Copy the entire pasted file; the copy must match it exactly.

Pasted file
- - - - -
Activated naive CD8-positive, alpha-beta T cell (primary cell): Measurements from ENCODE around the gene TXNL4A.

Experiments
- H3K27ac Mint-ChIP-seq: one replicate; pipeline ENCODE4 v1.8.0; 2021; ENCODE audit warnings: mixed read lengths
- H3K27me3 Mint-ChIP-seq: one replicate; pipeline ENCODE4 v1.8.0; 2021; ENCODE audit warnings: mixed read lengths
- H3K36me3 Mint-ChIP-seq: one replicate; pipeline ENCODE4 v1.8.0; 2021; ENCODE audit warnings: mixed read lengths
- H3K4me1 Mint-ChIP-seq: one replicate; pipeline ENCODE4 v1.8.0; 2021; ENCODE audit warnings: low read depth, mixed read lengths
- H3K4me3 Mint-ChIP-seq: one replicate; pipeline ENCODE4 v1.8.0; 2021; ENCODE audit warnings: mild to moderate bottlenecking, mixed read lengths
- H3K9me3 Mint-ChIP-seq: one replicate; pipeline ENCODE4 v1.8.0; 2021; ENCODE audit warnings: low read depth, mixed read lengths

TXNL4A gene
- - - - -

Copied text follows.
Activated naive CD8-positive, alpha-beta T cell (primary cell): Measurements from ENCODE around the gene TXNL4A.

Experiments
- H3K27ac Mint-ChIP-seq: one replicate; pipeline ENCODE4 v1.8.0; 2021; ENCODE audit warnings: mixed read lengths
- H3K27me3 Mint-ChIP-seq: one replicate; pipeline ENCODE4 v1.8.0; 2021; ENCODE audit warnings: mixed read lengths
- H3K36me3 Mint-ChIP-seq: one replicate; pipeline ENCODE4 v1.8.0; 2021; ENCODE audit warnings: mixed read lengths
- H3K4me1 Mint-ChIP-seq: one replicate; pipeline ENCODE4 v1.8.0; 2021; ENCODE audit warnings: low read depth, mixed read lengths
- H3K4me3 Mint-ChIP-seq: one replicate; pipeline ENCODE4 v1.8.0; 2021; ENCODE audit warnings: mild to moderate bottlenecking, mixed read lengths
- H3K9me3 Mint-ChIP-seq: one replicate; pipeline ENCODE4 v1.8.0; 2021; ENCODE audit warnings: low read depth, mixed read lengths

TXNL4A gene